# Dirac notation and conjugate transpose in Sakurai

1. Jul 12, 2012

### Master J

In Sakurai's Modern Quantum Mechanics, he develops the Dirac notation of bras and kets. In one part, he states (page 17):

<B|X|A>

= (<A|X^|B>)*

= <A|X^|B>*

where X^ denotes the Hermitian adjoint (the conjugate transpose) of the operator X.

My question is, since a bra is the conjugate transpose of a ket, could we write
<B|X|A>^ = <A|X|B>

(since of course X^ = X (ie. X is Hermitian) for real, measurable quantities).

What I'm trying to ask is, does Sakurai define a separate conjugate transpose of the bras and kets, whereby he just takes the complex conjugate and implicitly also transposes it (ie.
|A>* = <A| ). Normally, I would expect to see |A>^ = <A|.

2. Jul 12, 2012

### Muphrid

I think you're misunderstanding what the notation means. Stars denote the complex conjugates of numbers: i.e. a complex number $a$ has complex conjugate $a^*$. Daggers (I assume it's a dagger and you just don't know LaTex; don't have my copy of Sakurai around) denote the adjoint of an operator: an operator $\hat A$ has as its adjoint $\hat A^\dagger$.

I don't remember in QM kets and bras being conjugated. It's meaningful to talk about their representations being conjugated: $\langle x | \psi \rangle = \langle \psi | x \rangle^*$, but that's because this is a number (a function is still a number).

At any rate, I think Sakurai is just trying to keep the complex conjugate of a number distinct from the hermitian adjoint of an operator, which is what I've seen in books other than his, too.

3. Jul 12, 2012

### Master J

Sorry, I should really learn LaTeX, but yes, that's what I meant ...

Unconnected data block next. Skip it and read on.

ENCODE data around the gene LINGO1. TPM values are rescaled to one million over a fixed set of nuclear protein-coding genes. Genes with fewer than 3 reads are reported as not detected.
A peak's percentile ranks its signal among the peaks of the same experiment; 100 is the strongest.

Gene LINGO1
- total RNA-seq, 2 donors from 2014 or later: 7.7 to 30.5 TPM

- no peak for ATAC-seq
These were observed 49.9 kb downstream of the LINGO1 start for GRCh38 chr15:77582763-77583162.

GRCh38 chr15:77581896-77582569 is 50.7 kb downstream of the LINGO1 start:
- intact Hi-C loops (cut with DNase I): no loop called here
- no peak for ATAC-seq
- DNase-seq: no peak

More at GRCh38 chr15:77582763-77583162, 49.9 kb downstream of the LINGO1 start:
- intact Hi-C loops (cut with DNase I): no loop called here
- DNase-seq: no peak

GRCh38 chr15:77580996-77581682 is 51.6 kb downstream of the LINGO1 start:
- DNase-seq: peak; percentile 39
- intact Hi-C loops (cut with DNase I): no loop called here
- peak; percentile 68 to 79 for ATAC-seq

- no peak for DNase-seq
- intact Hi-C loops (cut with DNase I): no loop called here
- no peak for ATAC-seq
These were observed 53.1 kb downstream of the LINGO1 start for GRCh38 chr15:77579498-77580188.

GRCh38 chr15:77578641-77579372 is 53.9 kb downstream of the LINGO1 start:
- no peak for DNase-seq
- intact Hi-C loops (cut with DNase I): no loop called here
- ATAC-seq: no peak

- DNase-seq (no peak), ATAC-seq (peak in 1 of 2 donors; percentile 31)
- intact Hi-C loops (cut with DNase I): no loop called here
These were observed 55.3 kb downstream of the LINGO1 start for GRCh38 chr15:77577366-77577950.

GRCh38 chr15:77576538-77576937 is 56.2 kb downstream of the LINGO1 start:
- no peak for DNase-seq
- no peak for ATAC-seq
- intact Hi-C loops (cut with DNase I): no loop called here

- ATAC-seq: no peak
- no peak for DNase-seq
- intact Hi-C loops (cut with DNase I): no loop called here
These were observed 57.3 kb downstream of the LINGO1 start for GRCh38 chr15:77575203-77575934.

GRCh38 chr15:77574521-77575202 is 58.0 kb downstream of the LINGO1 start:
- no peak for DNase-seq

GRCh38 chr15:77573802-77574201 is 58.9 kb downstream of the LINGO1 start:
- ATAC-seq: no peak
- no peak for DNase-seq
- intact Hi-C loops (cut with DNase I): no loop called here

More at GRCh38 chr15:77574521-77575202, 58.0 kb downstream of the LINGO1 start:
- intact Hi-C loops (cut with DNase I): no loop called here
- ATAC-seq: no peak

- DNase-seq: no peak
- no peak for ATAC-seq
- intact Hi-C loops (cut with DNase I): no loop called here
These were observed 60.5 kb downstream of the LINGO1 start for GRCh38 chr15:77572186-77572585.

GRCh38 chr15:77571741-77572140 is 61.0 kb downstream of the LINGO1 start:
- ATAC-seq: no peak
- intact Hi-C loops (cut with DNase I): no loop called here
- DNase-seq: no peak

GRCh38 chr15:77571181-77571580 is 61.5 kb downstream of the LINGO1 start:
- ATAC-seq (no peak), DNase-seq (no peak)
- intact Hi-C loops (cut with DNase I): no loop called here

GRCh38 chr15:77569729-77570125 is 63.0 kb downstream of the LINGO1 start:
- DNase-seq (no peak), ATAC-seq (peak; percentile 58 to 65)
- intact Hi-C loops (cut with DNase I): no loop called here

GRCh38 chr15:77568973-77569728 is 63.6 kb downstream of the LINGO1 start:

I have from Wikipedia ( http://en.wikipedia.org/wiki/Bra-ket_notation ) that the complex conjugate of a bra is a ket, and vice versa.

So, in the equation <B|X|A> = ( <A|X|B> )* , the * would some unnecessary? Again here, X is Hermitian.

4. Jul 12, 2012

### Hans de Vries

Basically what is done is always a transpose. The conjugate operation comes in
just because of the complex notation. You can equally well describe the mathematics
in an entirely real form using only the transpose operation by substituting the complex
numbers with real valued 2x2 matrices:

$$(a+ib) ~~\longrightarrow~~ \left(\begin{array}{cc} a & -b \\ b & ~~a\end{array}\right)$$

The conjugate transpose comes up if you need to describe the transpose of the
2x2 real valued matrix in the complex notation.

$$(a+ib)^* ~~=~~ \left(\begin{array}{cc} a & -b \\ b & ~~a\end{array}\right)^\intercal ~~=~~ (a-ib)$$

This substitution works just as well with complex matrices, for instance the
Pauli matrix $\sigma^2$ which has an equivalent real valued 4x4 matrix.

$$\sigma^2 ~~=~~ \left(\begin{array}{cc} 0 & -i \\ i & ~~0\end{array}\right) ~~\longrightarrow~~ \left(\begin{array}{cccc} 0 & ~~0 & ~~0 & ~~1 \\ 0 & ~~0 & - 1 & ~~0 \\ 0 & - 1 & ~~0 & ~~0 \\ 1 & ~~0 & ~~0 & ~~0 \end{array}\right)$$

The transpose of the 4x4 real matrix is equivalent to the conjugate transpose of
the 2x2 complex Pauli matrix.

$$(\sigma^2)^* ~~=~~ \left(\begin{array}{cc} 0 & -i \\ i & ~~0\end{array}\right)^* ~~\longrightarrow~~ \left(\begin{array}{cccc} 0 & ~~0 & ~~0 & ~~1 \\ 0 & ~~0 & - 1 & ~~0 \\ 0 & - 1 & ~~0 & ~~0 \\ 1 & ~~0 & ~~0 & ~~0 \end{array}\right)^\intercal ~~=~~ \sigma^2$$

Another example:

$$(i\sigma^2)^* ~~=~~ \left(\begin{array}{cc} ~~0 & ~~1 \\ -1 & ~~0\end{array}\right)^* ~~\longrightarrow~~ \left(\begin{array}{cccc} ~~0 & ~~0 & ~~1 & ~~0 \\ ~~0 & ~~0 & ~~0 & ~~1 \\ - 1 & ~~0 & ~~0 & ~~0 \\ ~~0 & -1 & ~~0 & ~~0 \end{array}\right)^\intercal ~~=~~ -i\sigma^2$$

Bras and kets are just row and column vectors due to the underlying matrix algebra,
and therefor they are related to each other by a transpose operation in the real
valued case and a conjugate transpose in the complex valued case.

http://en.wikipedia.org/wiki/Bra-ket_notation#Bras_and_kets_as_row_and_column_vectors

Hans

Last edited: Jul 12, 2012